Class Notes (835,297)
Canada (509,076)
POL208Y5 (129)
Todd Hall (25)

Nov. 19 - First Image II

7 Pages
Unlock Document

Political Science
Todd Hall

Nov. 19 – First Image Part 2 How do we understand leadership behaviour? - Hard to isolate what difference a leader makes 1) Personality - Leaders’ personalities - Personality (Winter): individually patterned integration of processes of perception, memory, judgement, goal-seeking and emotional expression and regulation o Ways we think, act, express ourselves that make us unique and recognizably unique o Individuality by variation of traits we possess - One approach made was: (A) Psychobiography – Sigmund Freud  Looking at the childhood experiences; basically psychoanalysis of individual  This method, this assumption of psychoanalyzing leaders, quite popular  In 1943, Dr. Henry A. Murray • Was asked by OSS (pre-cursor to CIA) to do an examination of Hitler’s personality • Found that Hitler needs to overcome wounds of childhood. His personality is an example of the counter active type. Wounds can be traced from father who abused his mother and his siblings. Hitler was also scarred from witnessing his parents engage in sexual intercourse.  Idea is that can look at formative experiences of childhood • Murray was accurate in predicting Hitler’s suicide o Psychobiography – Alexander George book on Woodrow Wilson  “Woodrow Wilson and Colonel House”  Woodrow Wilson’s relationship with his father and feeling inferior made him desire power but he was incredibly insecure  He would not make compromises with his adversaries in the House of Representative because he was too riddled and unable to deal with criticism which stems from his relationship with his father  His inability to compromise led to the United States not joining League of Nations - Another method: (B) Standardized Personality Traits  Some willing to accept to risks, some have better control, etc  Can find patterns within leaders and apply that to how they will behave in the future (1) Motives (Goals, desire, ambitions, psychological needs) • Wants, needs and desires • Led by emotions (2) Cognition (Beliefs, attitudes, convictions, complexity) • How you interpret the world, how you treat information and others • Are you able to deal with complex issues or do you always simplify • Are you convinced that the world is full of enemies or are you convinced that human nature is good? (3) Temperament and Disposition (Extroversion, charisma, energy, emotional stability) • E.g. German Kaiser during WWI was all over the place = emotionally unstable E.g. George W. Bush and Iraq? - Some say he had view to impose democracy, to avenge failings of his father who did not follow through in 1991 => Motive - He saw the world in black and white = either with the US or against them => Cognitive - Some say he was predisposed to making a decision and sticking to it. That he was not welcoming of criticism but that he was malleable in terms of external advisement => Temperament  More the most part, these distinctions have fell out in terms of IR 2) Generalizable Models of Leadership Decision Making (the more standard method) o What is shared amongst leaders to apply to decision making process- does not look at differences of individuals o Model: simplified model of representation that captures the essential features (A) Rational Choice  For IR, rational choice refers to procedural, not substantive rationality – the matter of selecting actions, not goals  Not about what you want; it is how you get it  Choosing most appropriate means to maximize the end goals  Applying this analysis to IR: quite popular in IR today. o Case: Cuban Missile Crisis o Beliefs about probably outcomes – choosing the appropriate means to maximize, achieve, the end  Actions available to Kennedy – diplomacy, blockade, attack  These options have different probable outcomes o Preferences (utility)  (1) Nukes Gone – nuclear weapons removed Cuba, no war with the USSR (+50)  (2) Nukes Explode – war with USSR (-100)  (3) Nukes Stay – nuclear weapons remain on Cuba (-50) o Beliefs about probably outcomes  Diplomacy – greater probability of nukes staying  Blockade – greater probability of nukes gone  Attack – greater probability of nukes exploding o Probability of outcome x the utility of that outcome  Blockade is the best option  This is assuming risk neutrality throughout the model  Interest of these equations is comparative statics o Hold everything else constant while looking at one factor and changing it o Which factor plays a role in the decision and how changing it will change the final decision Rational Choice – Review 1) Rational actors can have any preferences 2) Rational actors will choose the option that maximizes their utility given their preferences 3) The choice of a rational actor is determined by their beliefs about the likelihood of actions leading to outcomes and the value they assign to those outcomes (B) Bounded Rationality (opposing view)  Arguments: we are not super computers; human beings have limitations on ability to process information, think through things. These limitations prevent us from acting in the manner discussed in rational choice model. (1) Cognitive Shortcuts a. Analogy • instead of thinking through all the details of the situation, just say this situation is like a previous situation and will act like that or avoid what was done in the previous situation • E.g. Cuban Missle Crisis o Kennedy had read a book called the Guns og August o Argument of book was that no one in WW1 wanted WW1 – the war broke out because of misconception, and poor communication over incentives of others o Kennedy had this in his head before entering the crisis; therefore, he pulled back ships in order to give the Soviet Union more time o Afraid of the outcomes of WW1 • E.g. Vietnam war o President Johnson’s administration looked at Munich’s Hitler as an analogy in attacking Vietnam b. Habit • We don’t think about what we are going to do; actions are just an act of habit c. Stereotypes • Easier than having to figure out the types of individuals we are dealing with (2) Incrementalism  When we face decisions, do we always think to the end?  Therefore, incrementalism is making decisions as they come instead of thinking of the end state and thinking of the means to get there Bounded Rationality - Take away point: people are limited by their cognitive resources – we are not supercomputers - Therefore, this can limit our decision-making (C) Prospect Theory (Cognitive Psychology) - Kahneman and Tversky  Have taken bounded rationality studies further -- Interested in the study of risk  How do people react, respond to, situations of risk  Depending on the situation, the way its framed, people will respond differently from what should be expected of a rational actor  Prospect theory defines: people are willing to gamble when they can potentially lose something but they will go for the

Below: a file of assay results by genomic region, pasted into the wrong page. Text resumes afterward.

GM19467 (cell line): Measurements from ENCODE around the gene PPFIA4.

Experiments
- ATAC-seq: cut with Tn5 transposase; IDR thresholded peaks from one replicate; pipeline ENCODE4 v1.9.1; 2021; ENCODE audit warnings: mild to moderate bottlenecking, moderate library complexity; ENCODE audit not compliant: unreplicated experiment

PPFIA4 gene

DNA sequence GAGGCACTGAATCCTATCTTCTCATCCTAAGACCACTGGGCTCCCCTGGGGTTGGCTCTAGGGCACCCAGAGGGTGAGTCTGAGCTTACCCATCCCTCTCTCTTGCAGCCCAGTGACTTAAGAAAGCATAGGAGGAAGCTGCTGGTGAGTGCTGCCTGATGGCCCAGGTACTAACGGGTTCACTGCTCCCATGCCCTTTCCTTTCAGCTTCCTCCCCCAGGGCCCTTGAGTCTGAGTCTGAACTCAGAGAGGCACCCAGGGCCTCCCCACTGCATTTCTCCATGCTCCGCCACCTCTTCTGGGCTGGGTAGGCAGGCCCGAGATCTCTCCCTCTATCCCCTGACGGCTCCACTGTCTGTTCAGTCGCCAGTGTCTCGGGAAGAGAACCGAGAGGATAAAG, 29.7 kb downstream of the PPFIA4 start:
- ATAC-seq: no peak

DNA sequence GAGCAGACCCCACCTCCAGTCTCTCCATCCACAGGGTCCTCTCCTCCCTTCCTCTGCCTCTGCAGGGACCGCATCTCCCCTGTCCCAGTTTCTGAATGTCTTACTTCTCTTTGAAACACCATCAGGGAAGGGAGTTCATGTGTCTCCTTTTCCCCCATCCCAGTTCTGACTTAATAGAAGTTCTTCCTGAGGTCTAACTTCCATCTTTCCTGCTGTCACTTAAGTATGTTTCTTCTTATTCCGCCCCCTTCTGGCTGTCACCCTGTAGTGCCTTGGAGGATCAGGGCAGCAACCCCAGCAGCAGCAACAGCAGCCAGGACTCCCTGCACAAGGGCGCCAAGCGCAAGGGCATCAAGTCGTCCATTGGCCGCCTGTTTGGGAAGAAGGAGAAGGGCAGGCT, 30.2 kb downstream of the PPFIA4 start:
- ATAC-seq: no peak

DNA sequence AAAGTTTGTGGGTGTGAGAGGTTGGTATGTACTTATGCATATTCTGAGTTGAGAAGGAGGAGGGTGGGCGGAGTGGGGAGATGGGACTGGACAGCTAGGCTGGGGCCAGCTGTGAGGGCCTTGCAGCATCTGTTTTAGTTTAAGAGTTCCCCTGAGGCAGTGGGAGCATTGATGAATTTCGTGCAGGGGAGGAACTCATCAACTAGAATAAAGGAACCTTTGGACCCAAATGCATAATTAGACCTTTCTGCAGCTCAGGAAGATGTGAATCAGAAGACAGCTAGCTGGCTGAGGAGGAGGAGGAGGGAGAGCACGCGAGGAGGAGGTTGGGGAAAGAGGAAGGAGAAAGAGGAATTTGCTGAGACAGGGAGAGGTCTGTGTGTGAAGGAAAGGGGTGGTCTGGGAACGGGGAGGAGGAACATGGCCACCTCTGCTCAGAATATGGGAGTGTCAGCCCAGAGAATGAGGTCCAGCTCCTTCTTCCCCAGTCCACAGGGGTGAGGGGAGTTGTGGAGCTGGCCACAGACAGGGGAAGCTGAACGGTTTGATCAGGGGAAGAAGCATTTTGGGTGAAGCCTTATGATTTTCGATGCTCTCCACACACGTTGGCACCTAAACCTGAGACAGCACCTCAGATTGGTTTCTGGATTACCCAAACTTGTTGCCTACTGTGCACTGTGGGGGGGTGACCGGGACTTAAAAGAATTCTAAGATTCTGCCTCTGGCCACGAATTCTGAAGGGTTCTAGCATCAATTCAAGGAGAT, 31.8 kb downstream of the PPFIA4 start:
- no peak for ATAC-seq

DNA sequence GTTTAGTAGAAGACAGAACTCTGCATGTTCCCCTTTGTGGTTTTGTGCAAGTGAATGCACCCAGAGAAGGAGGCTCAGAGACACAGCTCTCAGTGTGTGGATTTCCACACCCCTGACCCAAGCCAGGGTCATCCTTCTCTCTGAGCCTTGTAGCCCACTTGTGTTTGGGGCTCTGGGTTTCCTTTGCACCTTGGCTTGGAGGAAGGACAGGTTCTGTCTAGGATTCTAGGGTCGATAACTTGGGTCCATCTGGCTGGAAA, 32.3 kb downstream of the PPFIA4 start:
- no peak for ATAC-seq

More Less

Related notes for POL208Y5

Log In


Join OneClass

Access over 10 million pages of study
documents for 1.3 million courses.

Sign up

Join to view


By registering, I agree to the Terms and Privacy Policies
Already have an account?
Just a few more details

So we can recommend you notes for your school.

Reset Password

Please enter below the email address you registered with and we will send you a link to reset your password.

Add your courses

Get notes from the top students in your class.